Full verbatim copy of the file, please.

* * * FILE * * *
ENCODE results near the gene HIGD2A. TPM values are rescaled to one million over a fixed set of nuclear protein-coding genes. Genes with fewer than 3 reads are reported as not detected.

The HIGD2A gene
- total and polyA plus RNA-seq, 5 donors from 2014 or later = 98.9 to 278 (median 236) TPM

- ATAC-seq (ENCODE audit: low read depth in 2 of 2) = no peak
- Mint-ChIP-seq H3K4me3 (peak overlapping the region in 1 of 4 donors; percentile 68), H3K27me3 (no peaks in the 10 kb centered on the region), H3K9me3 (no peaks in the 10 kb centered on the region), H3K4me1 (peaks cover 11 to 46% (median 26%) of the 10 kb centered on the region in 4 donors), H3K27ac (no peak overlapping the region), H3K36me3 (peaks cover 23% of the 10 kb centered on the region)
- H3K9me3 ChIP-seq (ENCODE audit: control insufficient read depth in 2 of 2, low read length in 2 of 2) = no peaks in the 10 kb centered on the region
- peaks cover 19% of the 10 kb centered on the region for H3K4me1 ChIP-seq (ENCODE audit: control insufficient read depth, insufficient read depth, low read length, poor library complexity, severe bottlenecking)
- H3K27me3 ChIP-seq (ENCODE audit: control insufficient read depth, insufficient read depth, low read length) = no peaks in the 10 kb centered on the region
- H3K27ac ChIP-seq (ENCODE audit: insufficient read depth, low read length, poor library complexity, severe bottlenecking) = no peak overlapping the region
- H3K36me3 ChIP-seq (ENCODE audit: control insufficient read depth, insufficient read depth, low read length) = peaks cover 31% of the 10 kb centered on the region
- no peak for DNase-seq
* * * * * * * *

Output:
ENCODE results near the gene HIGD2A. TPM values are rescaled to one million over a fixed set of nuclear protein-coding genes. Genes with fewer than 3 reads are reported as not detected.

The HIGD2A gene
- total and polyA plus RNA-seq, 5 donors from 2014 or later = 98.9 to 278 (median 236) TPM

- ATAC-seq (ENCODE audit: low read depth in 2 of 2) = no peak
- Mint-ChIP-seq H3K4me3 (peak overlapping the region in 1 of 4 donors; percentile 68), H3K27me3 (no peaks in the 10 kb centered on the region), H3K9me3 (no peaks in the 10 kb centered on the region), H3K4me1 (peaks cover 11 to 46% (median 26%) of the 10 kb centered on the region in 4 donors), H3K27ac (no peak overlapping the region), H3K36me3 (peaks cover 23% of the 10 kb centered on the region)
- H3K9me3 ChIP-seq (ENCODE audit: control insufficient read depth in 2 of 2, low read length in 2 of 2) = no peaks in the 10 kb centered on the region
- peaks cover 19% of the 10 kb centered on the region for H3K4me1 ChIP-seq (ENCODE audit: control insufficient read depth, insufficient read depth, low read length, poor library complexity, severe bottlenecking)
- H3K27me3 ChIP-seq (ENCODE audit: control insufficient read depth, insufficient read depth, low read length) = no peaks in the 10 kb centered on the region
- H3K27ac ChIP-seq (ENCODE audit: insufficient read depth, low read length, poor library complexity, severe bottlenecking) = no peak overlapping the region
- H3K36me3 ChIP-seq (ENCODE audit: control insufficient read depth, insufficient read depth, low read length) = peaks cover 31% of the 10 kb centered on the region
- no peak for DNase-seq